How Games Help Students to Learn in an ESL Classroom
Games play an essential role in students' language acquisition regardless of other numerous sources they can be exposed to. Other sources include pictures, stories, poems, flashcards, videos and so on and so forth. Flashcards, for example, serve the purpose of a visual stimulus and aim to help visual learners in particular. The visual learning style often refers to a way of learning in which a person acquires language when information is associated with images. What about other learning styles? This essay aims to emphasize the importance of games in the classroom context and how beneficial they are for language acquisition.
This post was written by our TEFL certification graduate Adisa K. Please note that this blog post might not necessarily represent the beliefs or opinions of ITTT.
The Importance of Games
Games encourage students to use both aural and visual channels to activate language production and, eventually, physical movements. Students are fond of games and thus participate with eagerness and enthusiasm. Nevertheless, games are sometimes considered to be a waste of time. Some teachers fail to recognize the effectiveness and importance of playing games in the classroom by pointing out that they create an uncontrolled, noisy and almost chaotic atmosphere. Complete dependence on the textbooks, in my opinion, will be like watching the grass grow as students generally have short attention spans and get demotivated easily. Students, particularly younger age groups, are genuinely curious, and thus eager to learn when they are active. When learning takes place in an entertaining, encouraging and engaging way, children wholeheartedly dedicate themselves to it.
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Moreover, regarding diverse learning styles, students find games as an active way of acquiring language. What's more, if a teacher properly designs a game, gives clear and simple instructions and tackles possible problems that may arise, games can turn into an essential way of learning a language. The more effort we make when it comes to our teaching, the more likely we are to meet the needs of all types of learners. Teachers should strive to introduce a variety of exciting and relevant activities if they want their students to understand how language functions. Games in the classroom are activities with rules which make students willing to complete the task. On one hand, games have an element of fun, while on the other hand, they make students tackle possible challenges. Furthermore, when playing games, students use English unconsciously and learn at the same time. What's more, games help teachers create a context in which children's attention is focused on the completion of a task without realizing that language items are being practiced. This is the way students learn due to direct exposure and relation to language.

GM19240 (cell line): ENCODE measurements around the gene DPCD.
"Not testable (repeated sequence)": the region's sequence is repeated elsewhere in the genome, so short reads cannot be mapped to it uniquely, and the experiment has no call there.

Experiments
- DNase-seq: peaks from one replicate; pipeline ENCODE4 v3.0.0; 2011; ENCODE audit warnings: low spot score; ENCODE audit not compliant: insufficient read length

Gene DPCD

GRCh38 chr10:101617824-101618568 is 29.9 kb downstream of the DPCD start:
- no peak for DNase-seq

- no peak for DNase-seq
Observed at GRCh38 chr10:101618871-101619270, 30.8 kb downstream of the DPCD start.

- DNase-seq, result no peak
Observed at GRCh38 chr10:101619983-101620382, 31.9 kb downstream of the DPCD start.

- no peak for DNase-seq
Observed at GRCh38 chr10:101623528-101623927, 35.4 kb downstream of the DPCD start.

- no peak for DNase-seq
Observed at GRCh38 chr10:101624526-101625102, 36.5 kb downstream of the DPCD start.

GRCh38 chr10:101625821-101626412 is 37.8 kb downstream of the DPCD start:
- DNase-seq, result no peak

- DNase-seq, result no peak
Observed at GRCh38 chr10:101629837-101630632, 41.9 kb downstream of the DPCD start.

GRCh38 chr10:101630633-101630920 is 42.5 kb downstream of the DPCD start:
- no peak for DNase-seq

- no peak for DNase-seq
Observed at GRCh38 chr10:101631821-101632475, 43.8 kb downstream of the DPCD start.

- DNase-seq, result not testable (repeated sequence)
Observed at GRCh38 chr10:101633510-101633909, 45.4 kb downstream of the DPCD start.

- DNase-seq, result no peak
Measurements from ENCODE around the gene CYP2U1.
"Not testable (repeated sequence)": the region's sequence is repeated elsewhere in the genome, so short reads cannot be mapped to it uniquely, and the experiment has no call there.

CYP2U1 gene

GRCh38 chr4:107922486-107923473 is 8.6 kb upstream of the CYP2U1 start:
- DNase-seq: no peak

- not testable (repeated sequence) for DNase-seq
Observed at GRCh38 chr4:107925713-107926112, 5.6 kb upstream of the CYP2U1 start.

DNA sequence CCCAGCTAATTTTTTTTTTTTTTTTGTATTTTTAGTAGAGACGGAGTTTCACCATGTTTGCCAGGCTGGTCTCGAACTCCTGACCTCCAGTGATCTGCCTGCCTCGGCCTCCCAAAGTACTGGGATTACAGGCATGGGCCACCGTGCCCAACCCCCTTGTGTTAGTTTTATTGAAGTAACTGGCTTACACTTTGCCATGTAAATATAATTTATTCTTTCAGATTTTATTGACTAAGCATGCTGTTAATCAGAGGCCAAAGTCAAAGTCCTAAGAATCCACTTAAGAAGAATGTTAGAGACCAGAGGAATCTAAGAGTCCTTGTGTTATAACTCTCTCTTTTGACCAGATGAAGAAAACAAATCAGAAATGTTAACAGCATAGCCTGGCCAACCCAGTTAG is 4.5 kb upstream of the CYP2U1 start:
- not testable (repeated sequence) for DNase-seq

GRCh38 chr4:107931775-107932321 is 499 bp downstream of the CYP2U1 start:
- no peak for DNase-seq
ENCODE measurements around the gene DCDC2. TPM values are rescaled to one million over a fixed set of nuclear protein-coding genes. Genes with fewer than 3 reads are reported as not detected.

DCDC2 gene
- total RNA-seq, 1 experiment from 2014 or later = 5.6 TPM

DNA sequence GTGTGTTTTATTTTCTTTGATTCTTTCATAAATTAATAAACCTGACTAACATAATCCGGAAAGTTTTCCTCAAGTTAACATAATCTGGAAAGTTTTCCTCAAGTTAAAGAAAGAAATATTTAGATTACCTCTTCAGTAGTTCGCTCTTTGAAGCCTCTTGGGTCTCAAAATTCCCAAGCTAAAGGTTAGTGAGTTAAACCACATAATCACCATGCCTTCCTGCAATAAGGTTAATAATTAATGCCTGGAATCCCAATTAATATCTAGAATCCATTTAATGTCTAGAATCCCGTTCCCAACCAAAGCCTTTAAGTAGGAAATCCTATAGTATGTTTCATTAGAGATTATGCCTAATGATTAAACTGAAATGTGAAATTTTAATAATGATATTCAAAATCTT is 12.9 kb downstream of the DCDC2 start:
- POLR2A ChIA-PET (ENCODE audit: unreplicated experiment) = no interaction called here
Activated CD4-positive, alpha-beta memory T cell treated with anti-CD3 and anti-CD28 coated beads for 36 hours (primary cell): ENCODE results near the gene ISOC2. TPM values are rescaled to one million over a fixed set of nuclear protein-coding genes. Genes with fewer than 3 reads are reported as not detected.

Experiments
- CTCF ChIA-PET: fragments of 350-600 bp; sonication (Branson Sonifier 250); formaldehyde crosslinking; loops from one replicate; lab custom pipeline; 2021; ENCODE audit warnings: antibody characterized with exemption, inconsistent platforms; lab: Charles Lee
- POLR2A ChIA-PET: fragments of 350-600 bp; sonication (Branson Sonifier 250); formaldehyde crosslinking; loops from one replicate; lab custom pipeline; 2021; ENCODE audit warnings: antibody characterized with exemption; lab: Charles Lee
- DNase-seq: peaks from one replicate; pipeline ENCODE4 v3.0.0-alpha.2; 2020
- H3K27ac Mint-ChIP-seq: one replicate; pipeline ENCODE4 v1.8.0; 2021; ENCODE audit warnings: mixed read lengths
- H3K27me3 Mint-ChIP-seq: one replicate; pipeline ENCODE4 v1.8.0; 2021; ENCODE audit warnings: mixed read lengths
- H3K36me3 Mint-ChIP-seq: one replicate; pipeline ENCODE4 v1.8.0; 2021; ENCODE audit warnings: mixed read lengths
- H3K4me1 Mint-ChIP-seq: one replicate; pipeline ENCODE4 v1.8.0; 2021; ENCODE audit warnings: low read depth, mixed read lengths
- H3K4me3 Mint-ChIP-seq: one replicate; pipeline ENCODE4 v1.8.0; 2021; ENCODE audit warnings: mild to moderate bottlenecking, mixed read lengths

Games can also be perceived as a challenge students are to fulfill. This is the way we keep them motivated and satisfied with making progress in acquiring language. However, teachers should always bear in mind the interests and needs of learners. Moreover, purposeful and carefully chosen games can help learners practice and revise language and therefore enrich their vocabulary. Apart from all the aforementioned facts, games help students learn a variety of skills which include critical thinking, collaboration, creativity, etc. To support all the facts, I will share one of the games I use with my students.
Example Game: Pictionary
- Class description: 12 students, eight-year-olds, primary school
- Lesson objective: To revise vocabulary students learned during the first semester
- Procedure: Teacher divides students into two groups. There are two boards, as well as two board markers. Two students from each team are to come to the teacher to check the flashcard he/she shows. Other students are supposed to close their eyes. When the teacher says: ''Open your eyes!'', each student of each team runs and starts drawing the object/thing shown on the flashcard. To make it more challenging, I allowed my students to say a word three times. This makes them collaborate more, think and wait. The first student who guesses the word from the flashcard correctly wins the point.
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In a nutshell, every creative teacher should strive to implement as many fun activities as possible to keep children/students motivated and engaged in their lessons. Since we are dealing with a very demanding profession, we should always look forward to new, entertaining and different ways to improve our teaching skills. Our profession lets us spice things up and help students love foreign language. On the other hand, games help students get out of their shells and feel comfortable. This is the way we create an atmosphere of trust and, eventually, language acquisition is guaranteed.
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